The Shroud of Turin in Bohemia. Really?

The Shroud of Turin in Bohemia. Really?

The shroud that conceals many secrets is in the Czech Republic as well. Where did it come from?

The Shroud of Turin in Bohemia. Really?
The cloth that Jesus was allegedly wrapped in after he died is considered to be one of the most valuable relics. To scientists, it is just a piece of cloth, woven from flax thread, which can be measured, weighed and taken apart up to the individual fibres. But the truth about its origin is still shrouded with many legends and secrets. You can find the original in Turin, Italy, and one of its copies is available in East Bohemia.

The Mysterious Shroud of Turin

The Turin shroud is a long piece of linen cloth used to cover Jesus Christ after he died. An interesting thing is the imprint of a male face and body that is still noticeable on the cloth. Its history is long, but the verified written records of the origins of the shroud come from the sixteenth century. The shroud is a relic, a rare remnant reminding us of the life of a saint that Catholics from all over the world come to see. It used to be so popular that copies were made so that believers did not have to travel too far and could remember Jesus’ life closer to their homes. About fifty copies are available all around the world and one of them is in the Czech Republic.

The Only One in Central Europe!

To see the famous shroud, visit Broumov in East Bohemia and go on a tour of the Broumov Monastery.  The Broumov copy of the Shroud of Turin is the only one in Central Europe and it is also one of the best copies. The shroud was discovered inside a wooden box in the monastery’s Church of St. Adalbert in 1999. It is an image painted on a linen cloth using four shades of brown and beige. When the shroud, with the same dimensions as the original, was unfolded, there was “atti autentici,” a public instrument confirming its authenticity. It implies that the shroud was given to the Abbot of St. Nicholas in Prague Old Town, the later Prague archbishop, by Archbishop Julius Caesar Bergiria of Turin in 1651. He later gave the shroud to the Broumov Monastery. The public instrument also states that the copy touched the original shroud in a ceremony.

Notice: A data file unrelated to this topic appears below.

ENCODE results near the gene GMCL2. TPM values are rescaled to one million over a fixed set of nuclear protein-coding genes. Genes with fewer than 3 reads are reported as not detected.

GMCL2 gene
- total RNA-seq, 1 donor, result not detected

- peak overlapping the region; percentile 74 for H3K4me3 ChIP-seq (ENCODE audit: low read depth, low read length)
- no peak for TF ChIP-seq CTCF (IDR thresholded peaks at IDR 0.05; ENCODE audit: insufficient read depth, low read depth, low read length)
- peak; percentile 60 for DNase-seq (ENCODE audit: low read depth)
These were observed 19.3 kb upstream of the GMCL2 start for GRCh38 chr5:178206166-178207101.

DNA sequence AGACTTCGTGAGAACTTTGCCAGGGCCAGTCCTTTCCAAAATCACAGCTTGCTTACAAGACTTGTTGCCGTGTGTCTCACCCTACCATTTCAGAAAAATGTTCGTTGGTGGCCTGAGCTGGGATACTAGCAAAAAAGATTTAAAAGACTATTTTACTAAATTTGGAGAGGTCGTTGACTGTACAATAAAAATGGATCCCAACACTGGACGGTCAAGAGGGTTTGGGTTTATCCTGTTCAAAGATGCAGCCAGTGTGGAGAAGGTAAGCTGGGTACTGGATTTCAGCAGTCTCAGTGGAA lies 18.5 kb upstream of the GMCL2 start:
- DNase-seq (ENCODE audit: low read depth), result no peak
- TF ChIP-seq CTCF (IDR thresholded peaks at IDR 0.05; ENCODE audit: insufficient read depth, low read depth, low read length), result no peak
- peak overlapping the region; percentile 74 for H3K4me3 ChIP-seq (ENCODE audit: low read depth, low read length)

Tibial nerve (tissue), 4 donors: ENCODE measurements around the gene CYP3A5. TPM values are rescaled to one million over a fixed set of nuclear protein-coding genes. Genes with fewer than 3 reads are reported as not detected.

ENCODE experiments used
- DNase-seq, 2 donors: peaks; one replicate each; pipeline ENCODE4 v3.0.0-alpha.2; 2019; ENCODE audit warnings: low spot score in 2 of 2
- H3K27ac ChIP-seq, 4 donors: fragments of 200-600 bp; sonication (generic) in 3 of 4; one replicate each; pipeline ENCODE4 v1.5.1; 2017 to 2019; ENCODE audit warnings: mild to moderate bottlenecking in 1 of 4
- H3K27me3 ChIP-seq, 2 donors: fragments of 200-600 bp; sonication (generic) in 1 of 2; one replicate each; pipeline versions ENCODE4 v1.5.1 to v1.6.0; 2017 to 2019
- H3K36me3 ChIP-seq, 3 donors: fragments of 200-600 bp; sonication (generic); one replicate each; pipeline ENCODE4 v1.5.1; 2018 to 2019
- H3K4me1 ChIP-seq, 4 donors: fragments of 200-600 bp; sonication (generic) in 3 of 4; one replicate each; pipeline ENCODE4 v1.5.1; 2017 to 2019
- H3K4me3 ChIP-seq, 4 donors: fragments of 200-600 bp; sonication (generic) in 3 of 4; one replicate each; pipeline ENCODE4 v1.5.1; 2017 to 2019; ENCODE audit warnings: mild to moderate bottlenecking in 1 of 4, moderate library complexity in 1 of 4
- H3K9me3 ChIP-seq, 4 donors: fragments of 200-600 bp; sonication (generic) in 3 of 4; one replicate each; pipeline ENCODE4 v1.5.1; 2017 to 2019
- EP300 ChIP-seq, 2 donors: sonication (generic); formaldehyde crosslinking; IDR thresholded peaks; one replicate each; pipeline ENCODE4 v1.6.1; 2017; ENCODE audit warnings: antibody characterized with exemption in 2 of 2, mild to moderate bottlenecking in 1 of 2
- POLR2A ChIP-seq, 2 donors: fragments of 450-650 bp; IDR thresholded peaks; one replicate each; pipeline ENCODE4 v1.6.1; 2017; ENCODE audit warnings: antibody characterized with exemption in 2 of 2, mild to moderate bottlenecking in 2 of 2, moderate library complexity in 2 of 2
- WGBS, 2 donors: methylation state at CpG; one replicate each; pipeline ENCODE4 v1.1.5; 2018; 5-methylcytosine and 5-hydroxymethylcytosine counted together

Broumov Monastery – The East Bohemian Masterpiece

A visit to the monastery is an unforgettable experience! You can see the spectacular Abbey Church of St. Adalbert, the library with thousands of books, or the sacristy with rare furniture. The large basement of the Broumov Monastery also contains mummies that are several hundred years old, from the crypt of the church in nearby Vamberk. Another opportunity to learn about the life in the monastery is the interactive tour of the medieval monastery scribe room, together with a tour of the monastery library. Travel in time to the Middle Ages and see what it was like to write or draw with a goose quill and ink in the scribe room replica.

Our Tip
Spend a night in the Broumov Monastery if you are looking for some unusual accommodation! The rooms are simple, but authentic, with one-of-a-kind genius loci.

Wild Rock Formations

Broumov is surrounded with beautiful nature. The Adršpach-Teplice Rocks are the largest and wildest ‘rock city’ in Central Europe that has fascinated tourists and wanderers since the eighteenth century. Some parts of the rock formations are only accessible on ladders! Naturally, there are trails for hikers, for families and older tourists as well, but if you would like to get your adrenaline high, here is a unique opportunity. The local rocks are popular among rock-climbers who test their limits there.